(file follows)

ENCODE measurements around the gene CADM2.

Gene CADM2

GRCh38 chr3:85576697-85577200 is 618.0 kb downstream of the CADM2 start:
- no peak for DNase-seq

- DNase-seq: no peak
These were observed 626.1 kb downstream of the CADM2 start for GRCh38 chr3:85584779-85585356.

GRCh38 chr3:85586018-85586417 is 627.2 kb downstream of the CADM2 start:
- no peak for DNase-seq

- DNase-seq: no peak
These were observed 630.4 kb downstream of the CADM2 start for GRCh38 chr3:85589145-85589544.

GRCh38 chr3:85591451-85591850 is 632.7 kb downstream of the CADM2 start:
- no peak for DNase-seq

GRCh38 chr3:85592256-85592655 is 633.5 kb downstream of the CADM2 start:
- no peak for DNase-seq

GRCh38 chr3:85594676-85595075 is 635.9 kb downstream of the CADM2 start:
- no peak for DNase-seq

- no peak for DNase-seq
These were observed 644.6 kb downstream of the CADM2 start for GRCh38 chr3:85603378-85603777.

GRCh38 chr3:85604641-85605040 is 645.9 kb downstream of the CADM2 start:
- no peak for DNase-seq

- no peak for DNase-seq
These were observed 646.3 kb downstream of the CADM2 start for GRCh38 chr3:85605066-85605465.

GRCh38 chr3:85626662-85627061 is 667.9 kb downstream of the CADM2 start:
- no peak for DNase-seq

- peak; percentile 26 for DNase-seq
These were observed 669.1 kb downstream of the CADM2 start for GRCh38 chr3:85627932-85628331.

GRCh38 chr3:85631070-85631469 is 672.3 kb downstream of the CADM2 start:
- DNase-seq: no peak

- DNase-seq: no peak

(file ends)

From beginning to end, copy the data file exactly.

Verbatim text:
ENCODE measurements around the gene CADM2.

Gene CADM2

GRCh38 chr3:85576697-85577200 is 618.0 kb downstream of the CADM2 start:
- no peak for DNase-seq

- DNase-seq: no peak
These were observed 626.1 kb downstream of the CADM2 start for GRCh38 chr3:85584779-85585356.

GRCh38 chr3:85586018-85586417 is 627.2 kb downstream of the CADM2 start:
- no peak for DNase-seq

- DNase-seq: no peak
These were observed 630.4 kb downstream of the CADM2 start for GRCh38 chr3:85589145-85589544.

GRCh38 chr3:85591451-85591850 is 632.7 kb downstream of the CADM2 start:
- no peak for DNase-seq

GRCh38 chr3:85592256-85592655 is 633.5 kb downstream of the CADM2 start:
- no peak for DNase-seq

GRCh38 chr3:85594676-85595075 is 635.9 kb downstream of the CADM2 start:
- no peak for DNase-seq

- no peak for DNase-seq
These were observed 644.6 kb downstream of the CADM2 start for GRCh38 chr3:85603378-85603777.

GRCh38 chr3:85604641-85605040 is 645.9 kb downstream of the CADM2 start:
- no peak for DNase-seq

- no peak for DNase-seq
These were observed 646.3 kb downstream of the CADM2 start for GRCh38 chr3:85605066-85605465.

GRCh38 chr3:85626662-85627061 is 667.9 kb downstream of the CADM2 start:
- no peak for DNase-seq

- peak; percentile 26 for DNase-seq
These were observed 669.1 kb downstream of the CADM2 start for GRCh38 chr3:85627932-85628331.

GRCh38 chr3:85631070-85631469 is 672.3 kb downstream of the CADM2 start:
- DNase-seq: no peak

- DNase-seq: no peak